For Immediate Release: April 1, 2014
By Office of Naval Research
ARLINGTON, Va.—From unmanned vehicles to explosive-resistant coatings, the Office of Naval Research (ONR), Naval Research Laboratory (NRL) and Marine Corps Warfighting Laboratory (MCWL) will showcase a range of technologies at the Sea-Air-Space 2014 expo April 7–9.
Program officers from ONR, NRL and MCWL will be on hand in booth No. 1014 to discuss their pioneering work and potential research opportunities, including those for small businesses.
One of the featured technologies could help reduce incidents of traumatic brain injury resulting from blast incidents. Through basic research and applied science, ONR is studying the use of special polymers in helmets to dissipate and divert shock pressure from the head more effectively than Kevlar or other ballistic material. In addition, these polymers will enhance the ballistic performance of Kevlar while keeping the weight of the helmet the same.
Visitors to the booth also may notice a small helicopter, or nano quadrotor, flying around and attempting to land on a wind-tunnel ship model. This display illustrates research being done to support naval shipboard landings, which are unique to the service and difficult due to air wake turbulence and ship deck motion. Navy scientists are investigating ways to measure and predict these dynamic conditions to more safely launch and recover both fixed-wing and rotary-wing aircraft from naval vessels.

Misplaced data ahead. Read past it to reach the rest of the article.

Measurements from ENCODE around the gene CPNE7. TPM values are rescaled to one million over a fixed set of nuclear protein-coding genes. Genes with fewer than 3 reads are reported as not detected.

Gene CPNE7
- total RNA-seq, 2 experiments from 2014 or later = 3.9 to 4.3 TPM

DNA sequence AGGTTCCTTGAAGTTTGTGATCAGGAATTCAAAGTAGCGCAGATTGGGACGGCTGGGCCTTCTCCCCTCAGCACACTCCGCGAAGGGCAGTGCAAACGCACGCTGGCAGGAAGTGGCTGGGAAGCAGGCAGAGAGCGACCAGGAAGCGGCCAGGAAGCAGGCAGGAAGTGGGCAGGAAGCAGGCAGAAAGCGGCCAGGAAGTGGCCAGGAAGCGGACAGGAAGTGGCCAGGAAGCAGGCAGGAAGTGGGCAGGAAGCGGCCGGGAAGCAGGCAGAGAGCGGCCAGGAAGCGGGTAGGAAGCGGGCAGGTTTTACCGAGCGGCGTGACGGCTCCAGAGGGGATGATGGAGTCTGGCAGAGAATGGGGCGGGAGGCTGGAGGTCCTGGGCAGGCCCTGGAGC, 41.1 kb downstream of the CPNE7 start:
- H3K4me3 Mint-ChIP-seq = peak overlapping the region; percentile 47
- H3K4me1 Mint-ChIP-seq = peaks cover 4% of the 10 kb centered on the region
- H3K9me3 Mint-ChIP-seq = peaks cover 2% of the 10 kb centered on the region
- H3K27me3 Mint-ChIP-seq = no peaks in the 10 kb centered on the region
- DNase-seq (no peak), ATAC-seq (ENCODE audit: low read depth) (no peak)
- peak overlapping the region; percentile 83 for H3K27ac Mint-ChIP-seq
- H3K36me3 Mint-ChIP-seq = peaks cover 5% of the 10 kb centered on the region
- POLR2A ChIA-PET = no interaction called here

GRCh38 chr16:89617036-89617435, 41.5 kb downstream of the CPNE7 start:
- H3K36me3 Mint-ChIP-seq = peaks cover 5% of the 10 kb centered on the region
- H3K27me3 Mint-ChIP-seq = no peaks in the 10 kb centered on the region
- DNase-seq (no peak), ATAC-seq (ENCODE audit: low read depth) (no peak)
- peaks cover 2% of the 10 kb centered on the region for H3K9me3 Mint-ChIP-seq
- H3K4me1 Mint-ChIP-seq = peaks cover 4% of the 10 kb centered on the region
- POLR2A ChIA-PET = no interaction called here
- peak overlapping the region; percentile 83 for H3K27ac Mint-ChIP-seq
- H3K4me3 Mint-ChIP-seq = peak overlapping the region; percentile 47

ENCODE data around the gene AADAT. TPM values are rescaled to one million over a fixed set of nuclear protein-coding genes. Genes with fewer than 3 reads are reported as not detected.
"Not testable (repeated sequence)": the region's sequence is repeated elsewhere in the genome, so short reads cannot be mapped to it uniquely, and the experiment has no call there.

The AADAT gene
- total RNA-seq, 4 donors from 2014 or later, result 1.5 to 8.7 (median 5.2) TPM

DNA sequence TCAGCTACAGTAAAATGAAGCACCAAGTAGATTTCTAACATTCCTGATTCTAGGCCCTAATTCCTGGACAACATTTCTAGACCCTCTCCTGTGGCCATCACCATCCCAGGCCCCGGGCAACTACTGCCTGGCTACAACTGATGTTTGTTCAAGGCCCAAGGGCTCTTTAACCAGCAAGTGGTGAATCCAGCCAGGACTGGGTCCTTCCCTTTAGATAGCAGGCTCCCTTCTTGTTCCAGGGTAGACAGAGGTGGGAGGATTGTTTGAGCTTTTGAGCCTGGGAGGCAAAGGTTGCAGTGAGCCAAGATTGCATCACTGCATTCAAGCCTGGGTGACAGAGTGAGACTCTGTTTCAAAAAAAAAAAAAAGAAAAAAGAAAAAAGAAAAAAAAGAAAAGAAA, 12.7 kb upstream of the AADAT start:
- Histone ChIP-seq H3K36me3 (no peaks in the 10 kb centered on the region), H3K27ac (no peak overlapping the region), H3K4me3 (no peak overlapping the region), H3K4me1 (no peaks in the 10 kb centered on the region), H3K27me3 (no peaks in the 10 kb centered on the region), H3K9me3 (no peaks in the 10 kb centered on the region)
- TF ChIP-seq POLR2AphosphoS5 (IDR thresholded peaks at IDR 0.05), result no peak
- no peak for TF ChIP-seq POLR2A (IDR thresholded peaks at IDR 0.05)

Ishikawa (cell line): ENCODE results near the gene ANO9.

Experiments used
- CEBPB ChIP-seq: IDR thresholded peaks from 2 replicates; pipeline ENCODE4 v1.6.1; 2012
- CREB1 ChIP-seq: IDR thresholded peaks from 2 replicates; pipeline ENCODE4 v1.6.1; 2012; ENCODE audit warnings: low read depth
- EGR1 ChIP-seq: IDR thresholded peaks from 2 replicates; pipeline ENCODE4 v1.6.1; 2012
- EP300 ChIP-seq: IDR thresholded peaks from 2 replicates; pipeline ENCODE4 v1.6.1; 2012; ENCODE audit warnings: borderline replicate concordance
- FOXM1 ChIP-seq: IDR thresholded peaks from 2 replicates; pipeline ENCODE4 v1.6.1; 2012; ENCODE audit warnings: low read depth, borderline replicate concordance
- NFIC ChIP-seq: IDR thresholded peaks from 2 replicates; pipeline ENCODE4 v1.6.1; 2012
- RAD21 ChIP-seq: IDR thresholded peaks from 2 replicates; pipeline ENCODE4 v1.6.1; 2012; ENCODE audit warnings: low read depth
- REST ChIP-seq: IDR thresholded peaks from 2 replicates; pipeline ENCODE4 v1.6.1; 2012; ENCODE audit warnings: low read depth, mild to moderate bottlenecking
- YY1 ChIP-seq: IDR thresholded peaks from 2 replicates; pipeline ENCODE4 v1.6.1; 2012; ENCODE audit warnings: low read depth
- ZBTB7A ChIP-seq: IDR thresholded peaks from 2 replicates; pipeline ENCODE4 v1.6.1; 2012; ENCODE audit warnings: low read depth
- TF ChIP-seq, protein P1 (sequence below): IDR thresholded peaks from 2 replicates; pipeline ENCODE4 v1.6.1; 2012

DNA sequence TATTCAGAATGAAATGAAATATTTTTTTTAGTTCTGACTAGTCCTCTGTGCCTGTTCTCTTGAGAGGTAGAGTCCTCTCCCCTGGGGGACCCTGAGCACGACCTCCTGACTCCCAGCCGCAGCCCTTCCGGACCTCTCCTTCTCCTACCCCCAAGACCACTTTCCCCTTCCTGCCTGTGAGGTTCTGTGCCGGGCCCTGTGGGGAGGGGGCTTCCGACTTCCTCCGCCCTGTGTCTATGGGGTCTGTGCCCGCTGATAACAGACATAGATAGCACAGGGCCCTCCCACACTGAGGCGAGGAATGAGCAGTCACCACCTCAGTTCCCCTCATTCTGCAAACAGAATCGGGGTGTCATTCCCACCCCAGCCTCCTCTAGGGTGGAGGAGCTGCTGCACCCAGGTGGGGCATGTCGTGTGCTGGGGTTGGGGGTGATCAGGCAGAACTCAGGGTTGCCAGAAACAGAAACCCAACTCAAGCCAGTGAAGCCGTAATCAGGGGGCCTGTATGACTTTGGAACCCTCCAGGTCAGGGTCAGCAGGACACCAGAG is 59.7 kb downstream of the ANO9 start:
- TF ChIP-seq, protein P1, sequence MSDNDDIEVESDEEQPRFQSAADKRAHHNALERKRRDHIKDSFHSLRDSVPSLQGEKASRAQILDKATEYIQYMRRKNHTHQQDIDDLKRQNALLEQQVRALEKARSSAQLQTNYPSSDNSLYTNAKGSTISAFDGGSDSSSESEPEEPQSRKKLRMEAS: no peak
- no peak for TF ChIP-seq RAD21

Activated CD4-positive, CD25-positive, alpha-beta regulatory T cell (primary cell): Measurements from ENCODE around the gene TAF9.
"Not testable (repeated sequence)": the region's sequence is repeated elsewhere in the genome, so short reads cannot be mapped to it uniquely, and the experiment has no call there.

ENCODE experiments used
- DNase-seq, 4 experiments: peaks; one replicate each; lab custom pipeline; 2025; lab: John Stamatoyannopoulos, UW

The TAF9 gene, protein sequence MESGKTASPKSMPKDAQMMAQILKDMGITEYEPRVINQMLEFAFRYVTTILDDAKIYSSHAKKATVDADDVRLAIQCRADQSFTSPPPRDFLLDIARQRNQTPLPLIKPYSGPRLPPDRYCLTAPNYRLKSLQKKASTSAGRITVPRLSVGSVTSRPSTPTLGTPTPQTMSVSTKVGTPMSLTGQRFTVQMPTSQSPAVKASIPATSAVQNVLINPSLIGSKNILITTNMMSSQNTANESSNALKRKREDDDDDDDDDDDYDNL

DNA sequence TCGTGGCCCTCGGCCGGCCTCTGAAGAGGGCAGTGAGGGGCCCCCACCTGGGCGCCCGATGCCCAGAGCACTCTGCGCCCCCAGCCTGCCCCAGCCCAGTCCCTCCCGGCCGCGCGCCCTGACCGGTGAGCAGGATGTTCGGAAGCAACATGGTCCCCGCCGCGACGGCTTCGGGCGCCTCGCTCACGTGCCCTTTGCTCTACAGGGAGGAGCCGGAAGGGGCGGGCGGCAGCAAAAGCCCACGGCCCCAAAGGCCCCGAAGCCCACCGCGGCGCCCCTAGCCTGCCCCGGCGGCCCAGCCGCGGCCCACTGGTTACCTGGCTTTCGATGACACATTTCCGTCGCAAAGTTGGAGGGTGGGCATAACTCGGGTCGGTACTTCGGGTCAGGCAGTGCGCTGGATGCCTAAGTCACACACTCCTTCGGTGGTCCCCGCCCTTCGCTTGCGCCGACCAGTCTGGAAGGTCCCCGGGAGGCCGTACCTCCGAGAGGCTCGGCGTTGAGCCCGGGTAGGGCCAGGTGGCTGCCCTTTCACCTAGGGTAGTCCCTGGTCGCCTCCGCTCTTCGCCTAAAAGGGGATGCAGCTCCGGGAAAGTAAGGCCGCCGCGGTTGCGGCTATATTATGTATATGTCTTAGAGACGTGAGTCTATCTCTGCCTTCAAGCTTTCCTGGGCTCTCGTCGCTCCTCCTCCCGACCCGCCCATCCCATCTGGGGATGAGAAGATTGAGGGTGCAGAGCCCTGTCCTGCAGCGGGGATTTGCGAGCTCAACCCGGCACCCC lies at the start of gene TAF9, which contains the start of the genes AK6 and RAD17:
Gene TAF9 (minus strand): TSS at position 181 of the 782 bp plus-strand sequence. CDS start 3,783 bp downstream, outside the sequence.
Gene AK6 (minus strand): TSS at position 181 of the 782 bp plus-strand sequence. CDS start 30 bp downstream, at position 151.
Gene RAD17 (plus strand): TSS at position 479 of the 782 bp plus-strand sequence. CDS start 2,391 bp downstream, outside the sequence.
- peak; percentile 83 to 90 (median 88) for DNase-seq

Other technologies on display include:
• Affordable Modular Panoramic Photonics Mast—a new submarine sensor mast with 360-degree panoramic search capability in both visible and infrared wavelengths
• eXperimental Fuel Cell unmanned aerial system (UAS)—a tube-launched autonomous vehicle designed as an expendable, long-endurance platform for intelligence, surveillance and reconnaissance (ISR)
• Raven—a lightweight unmanned air vehicle with real-time video streaming cameras
• Stalker—a UAS with long-endurance imaging capacity that uses a variety of day- and night-vision cameras with target locking and tracking
• Shrike—a vertical takeoff and landing Group 1 Small UAS designed to provide ISR to small units through manual or autonomous operation.
Also on tap, Chief of Naval Research Rear Adm. Matthew Klunder will participate in a panel discussion on “Innovation and Supporting the Warfighter” April 8 from 9 to 10:30 a.m.
The panel will be moderated by Vice Adm. Paul A. Grosklags, principal military deputy assistant secretary of the Navy for research, development and acquisition, and feature commanders from Marine Corps Systems Command, Naval Supply Systems Command, Space and Naval Warfare Systems Command, Naval Air Systems Command and Naval Sea Systems Command, as well as the assistant commandant for acquisition at the Coast Guard.
The event at the Gaylord National Resort & Convention Center in National Harbor, Md., is hosted by the Navy League of the United States with the goal of bringing together leaders from defense organizations—both government and private industry—to learn about and view the most up-to-date information and technology related to maritime policy.
About the Office of Naval Research
The Department of the Navy’s Office of Naval Research (ONR) provides the science and technology necessary to maintain the Navy and Marine Corps’ technological advantage. Through its affiliates, ONR is a leader in science and technology with engagement in 50 states, 70 countries, 1,035 institutions of higher learning and 914 industry partners. ONR employs approximately 1,400 people, comprising uniformed, civilian and contract personnel, with additional employees at the Naval Research Lab in Washington, D.C.